Padilla did say that treating the elm for Dutch Elm disease is smart since the insect that is the vector for Dutch Elm Disease is attracted to holes and the cutting of the branches could make the Elm susceptible.

Can we change the city’s practices and prompt appropriate care of our city’s trees?

So, we have to send some good energy to the Hangman’s Elm. Perhaps it can be a lesson. NYC needs to make necessary and major changes in the way our trees are being protected during construction.

The Bloomberg Administration has made much of its “Million Trees” Initiative while not providing funds for the necessary maintenance of these new trees as well as existing ones. It becomes difficult not to believe it’s all a p.r. ploy. Now, we have the situation before us with the 333 year old “Hangman’s Elm” and its decline and it’s impossible not to point to the construction and the fact that necessary precautions have not been taken.

Will the Bloomberg’s Administration’s dramatic redesign of Washington Square Park be the cause of the demise of the oldest known living tree in Manhattan?


Very cool Time Lapse video from 7:19 p.m. to 9:35 p.m. of the Hangman’s Elm one day in April 2012 from Kristin Jones and Andrew Ginzel:

* Wikipedia Hangman’s Elm
How to Prevent Additional Trees at Washington Square Park from Dying – Questions Abound WSP Blog, August 23, 2011
* Training to spot Tree Decay is Urged for Parks Workers New York Times, May 31, 2012
* Kristin Jones’ “Behold,” Slated for Arbor Day 2013, Has Eye on Hangmen’s Elm at Washington Square WSP Blog, December 19, 2011

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14 thoughts on “In Jeopardy: Washington Square's 330 Year Old "Hangman's" English Elm — Is Improper and Inadequate protection during Park's recent construction the cause?”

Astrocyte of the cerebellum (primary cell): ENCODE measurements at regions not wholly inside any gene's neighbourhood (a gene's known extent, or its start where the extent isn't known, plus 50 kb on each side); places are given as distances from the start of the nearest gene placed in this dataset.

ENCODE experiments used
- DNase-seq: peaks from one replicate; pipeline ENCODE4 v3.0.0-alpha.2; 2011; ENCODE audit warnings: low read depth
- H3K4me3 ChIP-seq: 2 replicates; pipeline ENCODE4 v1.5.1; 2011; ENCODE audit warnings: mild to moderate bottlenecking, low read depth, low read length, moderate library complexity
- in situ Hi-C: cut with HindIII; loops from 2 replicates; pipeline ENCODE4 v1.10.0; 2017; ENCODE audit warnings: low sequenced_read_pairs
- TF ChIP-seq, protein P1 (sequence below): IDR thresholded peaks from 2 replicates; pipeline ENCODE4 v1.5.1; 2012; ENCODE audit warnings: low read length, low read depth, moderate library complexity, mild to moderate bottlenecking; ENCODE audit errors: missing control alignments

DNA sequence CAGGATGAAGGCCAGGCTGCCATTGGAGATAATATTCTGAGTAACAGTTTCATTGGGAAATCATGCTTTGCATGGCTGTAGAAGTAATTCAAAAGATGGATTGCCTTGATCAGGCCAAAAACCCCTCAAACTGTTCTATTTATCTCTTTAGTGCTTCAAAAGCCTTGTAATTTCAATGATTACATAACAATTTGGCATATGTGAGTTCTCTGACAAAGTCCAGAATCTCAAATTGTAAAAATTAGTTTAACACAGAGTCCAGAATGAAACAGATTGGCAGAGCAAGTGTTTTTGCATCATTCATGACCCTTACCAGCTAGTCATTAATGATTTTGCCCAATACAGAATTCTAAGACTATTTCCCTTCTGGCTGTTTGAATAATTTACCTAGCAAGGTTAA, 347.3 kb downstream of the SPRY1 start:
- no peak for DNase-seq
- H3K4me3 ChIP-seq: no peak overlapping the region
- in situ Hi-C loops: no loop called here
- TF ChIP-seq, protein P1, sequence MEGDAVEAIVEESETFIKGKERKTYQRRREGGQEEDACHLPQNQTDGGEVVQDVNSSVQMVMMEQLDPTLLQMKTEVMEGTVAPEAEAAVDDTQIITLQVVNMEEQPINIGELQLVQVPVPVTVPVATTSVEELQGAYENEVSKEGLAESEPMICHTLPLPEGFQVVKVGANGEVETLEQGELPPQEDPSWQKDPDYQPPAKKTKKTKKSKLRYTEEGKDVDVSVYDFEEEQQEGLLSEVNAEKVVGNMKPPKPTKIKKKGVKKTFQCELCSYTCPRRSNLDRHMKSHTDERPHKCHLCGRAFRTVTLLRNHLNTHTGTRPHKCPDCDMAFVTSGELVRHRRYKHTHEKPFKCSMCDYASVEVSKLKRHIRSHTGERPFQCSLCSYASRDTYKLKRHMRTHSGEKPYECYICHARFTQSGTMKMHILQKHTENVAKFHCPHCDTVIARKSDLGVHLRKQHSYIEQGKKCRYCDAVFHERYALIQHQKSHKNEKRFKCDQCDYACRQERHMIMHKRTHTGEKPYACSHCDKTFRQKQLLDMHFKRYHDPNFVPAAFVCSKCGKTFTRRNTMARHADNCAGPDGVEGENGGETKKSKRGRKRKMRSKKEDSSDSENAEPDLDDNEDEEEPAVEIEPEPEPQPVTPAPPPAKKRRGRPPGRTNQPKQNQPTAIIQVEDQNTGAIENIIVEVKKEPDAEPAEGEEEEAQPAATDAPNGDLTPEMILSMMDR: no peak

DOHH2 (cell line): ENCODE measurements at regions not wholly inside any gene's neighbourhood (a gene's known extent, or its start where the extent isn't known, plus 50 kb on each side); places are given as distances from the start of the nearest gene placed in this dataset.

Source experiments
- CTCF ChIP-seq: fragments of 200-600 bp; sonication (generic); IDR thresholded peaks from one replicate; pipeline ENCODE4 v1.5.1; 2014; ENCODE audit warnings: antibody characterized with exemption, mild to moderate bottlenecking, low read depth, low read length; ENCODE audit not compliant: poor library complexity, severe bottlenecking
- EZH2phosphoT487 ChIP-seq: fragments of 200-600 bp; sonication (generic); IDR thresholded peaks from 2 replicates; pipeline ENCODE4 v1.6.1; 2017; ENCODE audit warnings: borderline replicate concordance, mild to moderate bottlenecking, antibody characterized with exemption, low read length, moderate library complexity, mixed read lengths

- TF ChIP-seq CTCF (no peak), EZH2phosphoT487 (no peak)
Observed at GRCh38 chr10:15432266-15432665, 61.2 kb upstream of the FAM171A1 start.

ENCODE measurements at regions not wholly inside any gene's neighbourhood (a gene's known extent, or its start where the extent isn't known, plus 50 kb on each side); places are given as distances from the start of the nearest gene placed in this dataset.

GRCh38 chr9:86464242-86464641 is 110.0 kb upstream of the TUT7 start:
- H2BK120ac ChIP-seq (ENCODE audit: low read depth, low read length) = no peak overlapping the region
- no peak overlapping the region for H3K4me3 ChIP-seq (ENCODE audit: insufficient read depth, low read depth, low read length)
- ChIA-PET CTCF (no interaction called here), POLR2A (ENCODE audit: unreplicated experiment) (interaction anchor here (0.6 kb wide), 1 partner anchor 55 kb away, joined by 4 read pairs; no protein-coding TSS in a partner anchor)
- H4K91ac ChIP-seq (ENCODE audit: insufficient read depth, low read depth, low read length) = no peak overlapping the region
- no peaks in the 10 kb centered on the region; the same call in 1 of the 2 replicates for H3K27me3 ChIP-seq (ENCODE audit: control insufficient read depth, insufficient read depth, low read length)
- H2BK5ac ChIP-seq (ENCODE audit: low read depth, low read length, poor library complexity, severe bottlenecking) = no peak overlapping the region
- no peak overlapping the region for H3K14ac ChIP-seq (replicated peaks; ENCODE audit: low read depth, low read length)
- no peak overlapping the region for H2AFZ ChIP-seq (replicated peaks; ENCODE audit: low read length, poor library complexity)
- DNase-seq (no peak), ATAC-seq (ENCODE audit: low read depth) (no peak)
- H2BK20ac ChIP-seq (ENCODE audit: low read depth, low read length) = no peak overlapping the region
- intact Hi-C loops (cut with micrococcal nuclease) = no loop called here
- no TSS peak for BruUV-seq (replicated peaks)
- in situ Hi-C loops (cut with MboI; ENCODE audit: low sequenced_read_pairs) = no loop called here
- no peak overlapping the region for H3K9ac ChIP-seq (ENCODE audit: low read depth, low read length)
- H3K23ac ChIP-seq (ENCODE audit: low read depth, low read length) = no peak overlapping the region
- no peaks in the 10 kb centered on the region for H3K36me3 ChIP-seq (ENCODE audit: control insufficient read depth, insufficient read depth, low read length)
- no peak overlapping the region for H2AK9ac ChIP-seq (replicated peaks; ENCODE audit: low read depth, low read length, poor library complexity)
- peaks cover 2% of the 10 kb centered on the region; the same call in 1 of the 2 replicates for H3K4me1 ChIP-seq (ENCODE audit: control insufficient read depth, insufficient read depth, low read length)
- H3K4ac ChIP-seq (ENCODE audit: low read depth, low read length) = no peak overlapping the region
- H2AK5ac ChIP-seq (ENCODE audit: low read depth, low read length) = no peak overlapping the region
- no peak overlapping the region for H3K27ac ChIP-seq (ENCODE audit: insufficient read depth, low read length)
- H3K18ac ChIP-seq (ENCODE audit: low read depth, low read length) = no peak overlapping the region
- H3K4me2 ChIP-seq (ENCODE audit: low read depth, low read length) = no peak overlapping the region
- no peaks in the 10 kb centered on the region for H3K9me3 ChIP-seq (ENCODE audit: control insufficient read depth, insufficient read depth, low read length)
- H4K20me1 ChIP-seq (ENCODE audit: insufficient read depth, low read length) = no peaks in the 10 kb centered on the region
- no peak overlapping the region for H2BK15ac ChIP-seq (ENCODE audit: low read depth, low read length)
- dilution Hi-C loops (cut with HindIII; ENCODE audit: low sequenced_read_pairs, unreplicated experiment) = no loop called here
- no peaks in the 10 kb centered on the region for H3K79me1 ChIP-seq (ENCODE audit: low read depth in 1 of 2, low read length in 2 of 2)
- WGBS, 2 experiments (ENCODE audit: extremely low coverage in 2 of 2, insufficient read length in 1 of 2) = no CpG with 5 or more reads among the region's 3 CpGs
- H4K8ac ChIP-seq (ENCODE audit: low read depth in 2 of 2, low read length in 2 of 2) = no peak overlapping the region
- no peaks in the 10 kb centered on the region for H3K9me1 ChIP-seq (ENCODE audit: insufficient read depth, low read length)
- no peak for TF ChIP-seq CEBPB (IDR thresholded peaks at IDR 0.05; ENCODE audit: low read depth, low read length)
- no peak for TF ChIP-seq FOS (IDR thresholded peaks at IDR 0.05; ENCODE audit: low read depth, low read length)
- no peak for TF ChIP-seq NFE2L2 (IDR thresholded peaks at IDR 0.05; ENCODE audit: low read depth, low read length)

1. Hi Georgia, That’s so sad. Thanks for the link; sorry for the delayed response. I have to wonder what led to that… I sure hope the “Hangmen’s Elm” doesn’t end up in that state.

  2. Clearly no one should be surprised what is occurring to the WSP tree organisms amid the DPR Capital construction debacle. This same story has been playing out in FULL PUBLIC VIEW for decades and continues to play out across scores of parkland reconstruction projects elsewhere (such as Collect Pond Park (Lafayette / Worth)) that all have the same unfortunate results. And why does this happen? DPR Capital engineers and their administrators continue to follow the lead of the landscape architect with their minimal understanding of arboriculture but who has been allowed to define for that agency what can occur or not occur in the parkland landscape-without question. Simultaneously dismissing what the Forester or Arborist has to offer in terms of his / her understanding of Arboriculture and the needs of trees when exposed to construction activity. With that, despite the Mayor’s PlaNYC2030 call for expanding tree canopy across the City, glorified new tree plantings (i.e., MillionTrees) have become the driving force behind the destruction of existing trees everywhere irregardless of global climate concerns, aesthetics, quality of life or the preservation of relics from ancient times.

    • Since the WSP project is a Parks Capital operation one assumes these young trees were installed as part of that project. With that, the boro forester for Manhattan would have little say on how these Capital trees were acquired, placed, installed or maintained. As you well know tree planting is an involved process. Yet the history of arboriculture in this city has revealed time and time again that when the independent tree authority is absent during tree installations (and b/c of their lacking in the arboricultural skillset, the LA or engineer are not the folk you’d want overseeing the project tree planting component ) – many things will go wrong. A bit of tree forensics is needed here to determine the many possible reasons for poor tree performance;
      1. Did the project landscape architect and engineer partner with a seasoned ISA or ASCA level Consulting Arborist on decisions about the tree planting locations and the condition of the landscape soils where these trees were to be planted?
      2. Independent from the landscaper that installed these trees, was the Consulting Arborist present to inspect the trees at the nursery for condition and approval for planting at WSP, and again upon delivery to the job site?
      3. Were these trees freshly dug nursery stock or simply culls from previous seasons and is that documented by the Consulting Arborist?
      4. Was the Consulting Arborist present at the time of installation to verify and approve compliance to industry tree planting standards (and who would have drafted something of a daily report to the engineer on his/her activities). If not, then why not?